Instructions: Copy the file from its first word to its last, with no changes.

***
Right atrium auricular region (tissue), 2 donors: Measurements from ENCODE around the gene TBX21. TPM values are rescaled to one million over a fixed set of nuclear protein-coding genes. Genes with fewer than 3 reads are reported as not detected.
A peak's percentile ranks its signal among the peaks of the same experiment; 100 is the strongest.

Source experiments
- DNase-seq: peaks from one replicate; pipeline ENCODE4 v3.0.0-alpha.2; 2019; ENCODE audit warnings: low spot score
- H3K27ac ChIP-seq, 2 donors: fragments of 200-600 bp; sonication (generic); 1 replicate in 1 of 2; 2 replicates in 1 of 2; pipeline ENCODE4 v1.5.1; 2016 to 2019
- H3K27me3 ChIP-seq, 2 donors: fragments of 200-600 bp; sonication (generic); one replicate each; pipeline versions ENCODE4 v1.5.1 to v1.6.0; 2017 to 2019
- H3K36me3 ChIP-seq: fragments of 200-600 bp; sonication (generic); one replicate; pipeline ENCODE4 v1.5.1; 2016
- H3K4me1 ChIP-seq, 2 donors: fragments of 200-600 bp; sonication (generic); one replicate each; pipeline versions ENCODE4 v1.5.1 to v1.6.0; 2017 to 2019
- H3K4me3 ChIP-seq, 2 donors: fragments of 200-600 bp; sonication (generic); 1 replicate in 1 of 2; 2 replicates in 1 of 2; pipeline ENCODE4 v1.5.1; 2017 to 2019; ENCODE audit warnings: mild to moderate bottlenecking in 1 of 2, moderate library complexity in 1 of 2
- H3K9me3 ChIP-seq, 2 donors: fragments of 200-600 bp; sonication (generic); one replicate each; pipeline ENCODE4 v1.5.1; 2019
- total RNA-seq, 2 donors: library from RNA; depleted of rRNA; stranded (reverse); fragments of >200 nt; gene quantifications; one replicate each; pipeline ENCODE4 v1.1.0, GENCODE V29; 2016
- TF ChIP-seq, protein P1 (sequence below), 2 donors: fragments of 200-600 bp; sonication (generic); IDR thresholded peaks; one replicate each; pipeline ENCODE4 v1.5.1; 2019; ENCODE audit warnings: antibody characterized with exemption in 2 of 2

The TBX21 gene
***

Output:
Right atrium auricular region (tissue), 2 donors: Measurements from ENCODE around the gene TBX21. TPM values are rescaled to one million over a fixed set of nuclear protein-coding genes. Genes with fewer than 3 reads are reported as not detected.
A peak's percentile ranks its signal among the peaks of the same experiment; 100 is the strongest.

Source experiments
- DNase-seq: peaks from one replicate; pipeline ENCODE4 v3.0.0-alpha.2; 2019; ENCODE audit warnings: low spot score
- H3K27ac ChIP-seq, 2 donors: fragments of 200-600 bp; sonication (generic); 1 replicate in 1 of 2; 2 replicates in 1 of 2; pipeline ENCODE4 v1.5.1; 2016 to 2019
- H3K27me3 ChIP-seq, 2 donors: fragments of 200-600 bp; sonication (generic); one replicate each; pipeline versions ENCODE4 v1.5.1 to v1.6.0; 2017 to 2019
- H3K36me3 ChIP-seq: fragments of 200-600 bp; sonication (generic); one replicate; pipeline ENCODE4 v1.5.1; 2016
- H3K4me1 ChIP-seq, 2 donors: fragments of 200-600 bp; sonication (generic); one replicate each; pipeline versions ENCODE4 v1.5.1 to v1.6.0; 2017 to 2019
- H3K4me3 ChIP-seq, 2 donors: fragments of 200-600 bp; sonication (generic); 1 replicate in 1 of 2; 2 replicates in 1 of 2; pipeline ENCODE4 v1.5.1; 2017 to 2019; ENCODE audit warnings: mild to moderate bottlenecking in 1 of 2, moderate library complexity in 1 of 2
- H3K9me3 ChIP-seq, 2 donors: fragments of 200-600 bp; sonication (generic); one replicate each; pipeline ENCODE4 v1.5.1; 2019
- total RNA-seq, 2 donors: library from RNA; depleted of rRNA; stranded (reverse); fragments of >200 nt; gene quantifications; one replicate each; pipeline ENCODE4 v1.1.0, GENCODE V29; 2016
- TF ChIP-seq, protein P1 (sequence below), 2 donors: fragments of 200-600 bp; sonication (generic); IDR thresholded peaks; one replicate each; pipeline ENCODE4 v1.5.1; 2019; ENCODE audit warnings: antibody characterized with exemption in 2 of 2

The TBX21 gene